Tech Talk Jan/Feb 2015

By staff


When producing quality digital lenses, one of the most important elements is the diamond tool used for generating the lens surface. To get the most from your diamond tooling while at the same time maintaining a consistent, high quality finished product is a matter of following some simple “Best Practice” recommendations.

First, and perhaps most importantly, always follow the manufacturer’s recommended maximum number of surfaces produced between sharpening. While there may be a temptation to save a few pennies per lens by extending the re-sharpening interval, the cost of even a half percent increase in spoilage far outweighs any possible savings that might have been gained. In addition, over-stressing the diamond can actually limit the number of times it can be sharpened. Every tool has a “wear zone” meaning the entire surface is not actually used during production. The greater the wear in this zone, the more material has to be removed during sharpening.

Despite being one of the hardest materials known to exist, in this configuration a diamond is very brittle. A chipped diamond has a substantially reduced life at best, and is rendered worthless at worst. Always keep diamond tools in their original packaging when not in the machine, and of course always use this packaging for shipping.

Last, but not least, when mounting the tool in its holder, always follow the manufacturer’s instructions including torque specifications for the holding screw. Over-tightening can damage or warp the tool body as well as make it difficult to remove when the time comes, further increasing the risk of damage. Ian Gregg, director of surfacing products, Satisloh



“Digital” goes hand-in-hand with “precision.”  Though more and more labs are embracing the latest digitally-based lens processing technology, many adhere to poor and long-held “manual” habits that are not only unnecessary, but costly. Even in today’s digital-based world of surfacing and finishing, old and costly habits are hard to break for many lab operators.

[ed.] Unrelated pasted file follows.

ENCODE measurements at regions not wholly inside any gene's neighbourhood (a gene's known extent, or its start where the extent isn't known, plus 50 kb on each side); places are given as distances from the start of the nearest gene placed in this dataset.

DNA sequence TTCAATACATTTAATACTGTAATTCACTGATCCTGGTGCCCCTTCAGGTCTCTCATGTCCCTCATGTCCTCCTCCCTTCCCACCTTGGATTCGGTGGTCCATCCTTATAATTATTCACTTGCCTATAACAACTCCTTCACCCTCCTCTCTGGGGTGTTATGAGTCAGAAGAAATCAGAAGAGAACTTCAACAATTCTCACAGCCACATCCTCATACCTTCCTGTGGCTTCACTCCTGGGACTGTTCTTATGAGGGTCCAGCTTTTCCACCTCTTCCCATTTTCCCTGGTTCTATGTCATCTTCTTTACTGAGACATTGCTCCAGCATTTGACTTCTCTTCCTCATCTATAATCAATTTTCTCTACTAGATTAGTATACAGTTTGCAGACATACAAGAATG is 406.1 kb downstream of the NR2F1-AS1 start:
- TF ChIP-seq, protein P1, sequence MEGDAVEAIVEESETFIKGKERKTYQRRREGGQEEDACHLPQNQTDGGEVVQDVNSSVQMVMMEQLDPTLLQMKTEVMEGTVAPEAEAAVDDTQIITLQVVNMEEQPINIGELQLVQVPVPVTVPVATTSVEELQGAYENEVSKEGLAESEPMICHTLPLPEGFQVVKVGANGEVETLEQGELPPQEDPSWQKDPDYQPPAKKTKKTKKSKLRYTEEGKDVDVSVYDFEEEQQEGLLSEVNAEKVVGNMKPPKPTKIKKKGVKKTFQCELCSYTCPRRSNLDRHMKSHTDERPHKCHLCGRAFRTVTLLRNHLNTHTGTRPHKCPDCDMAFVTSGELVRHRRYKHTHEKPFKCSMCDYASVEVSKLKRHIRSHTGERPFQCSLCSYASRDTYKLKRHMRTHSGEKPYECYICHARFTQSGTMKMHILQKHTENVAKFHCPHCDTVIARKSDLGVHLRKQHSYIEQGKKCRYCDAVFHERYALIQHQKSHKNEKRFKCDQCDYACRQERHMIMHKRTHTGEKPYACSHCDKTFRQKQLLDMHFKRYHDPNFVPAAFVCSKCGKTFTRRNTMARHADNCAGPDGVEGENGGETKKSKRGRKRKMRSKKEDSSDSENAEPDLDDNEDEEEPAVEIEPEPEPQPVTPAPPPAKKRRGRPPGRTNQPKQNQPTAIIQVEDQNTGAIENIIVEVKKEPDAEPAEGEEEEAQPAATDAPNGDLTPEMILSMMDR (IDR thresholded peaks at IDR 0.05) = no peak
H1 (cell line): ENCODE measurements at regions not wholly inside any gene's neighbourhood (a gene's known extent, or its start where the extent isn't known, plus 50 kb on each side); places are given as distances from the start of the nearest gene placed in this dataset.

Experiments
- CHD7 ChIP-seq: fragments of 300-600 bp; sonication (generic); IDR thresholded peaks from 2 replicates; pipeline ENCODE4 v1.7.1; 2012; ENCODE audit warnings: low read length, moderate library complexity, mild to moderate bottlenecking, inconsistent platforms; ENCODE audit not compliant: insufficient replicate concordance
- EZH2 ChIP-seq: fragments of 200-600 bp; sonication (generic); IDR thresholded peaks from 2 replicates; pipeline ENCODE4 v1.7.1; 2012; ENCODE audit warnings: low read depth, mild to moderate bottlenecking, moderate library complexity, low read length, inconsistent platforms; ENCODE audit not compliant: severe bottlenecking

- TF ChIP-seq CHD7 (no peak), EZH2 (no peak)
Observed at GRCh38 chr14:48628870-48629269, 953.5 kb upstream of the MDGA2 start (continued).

The fear factor of “what if it cuts small?” is a hard one to overcome when dealing with today’s costly lenses and/or specialty jobs, but it is addressable. Labs that adopt the highest level of lens processing automation can maximize their bottom line and overcome lens breakage fears. That solution requires a regimented and well-trained (by vendor) maintenance staff so operators of tracing and blocking technologies (if not automated) are as copious as the calibrated equipment they are responsible for. The risk or cost/benefit ratio is compromised when allowing the “fear factor” (e.g. in manual specialty edging cells) to lead versus investing in well-calibrated and maintained digitally-based products.

A tracer that provides the highest radii data whether through digitally-based stylus engineering or camera imaging is the genesis of a highest 90 percentile first-time fit result. A robust blocker or automated blocking technology is the natural extension of the tracing result and provides the next step in the digital transmission stepped process to the edging platform.  The edger, whether automated or manual, completes the artistry of the data it receives to the final first-time fit product. To cut something big is to diminish the entire process and devalue the technology and ROI. Steve Swalgen, national director – lab business - Santinelli International


Maybe you’ve heard that before but not in reference to digital surfacing.  You can be sure to expect the same bad outcome.  In digital surfacing, cheating is the over-taxing of consumables or other process parameters beyond the recommended values in order to save a buck.  But there is a huge cost to stretching those recommendations.

One great example is diamond life.  Let’s say the recommended diamond life is 2500 cuts and can be re-tooled 4 times.  The result is 10,500 cuts over the life of the diamond.  You’ve decided to extend the diamond life a mere 30 percent to 15,000 cuts over its lifetime.  Sounds reasonable right? The diamond still seems to cut well. After you exceed the recommended and tested diamond life, you will experience increased waviness, aberrations, center defects etc.  You should expect a yield of approximately 98 percent or better on a generator. This is why diamonds have a tested and recommended lifetime before re-sharpening.   An overworked diamond will cause a minimum yield decrease of 2 percent (about double the lens breakage), and most labs will tell you it is worse.  In the end, you saved $52 on consumables by stretching the diamond life by 30 percent, but at what cost?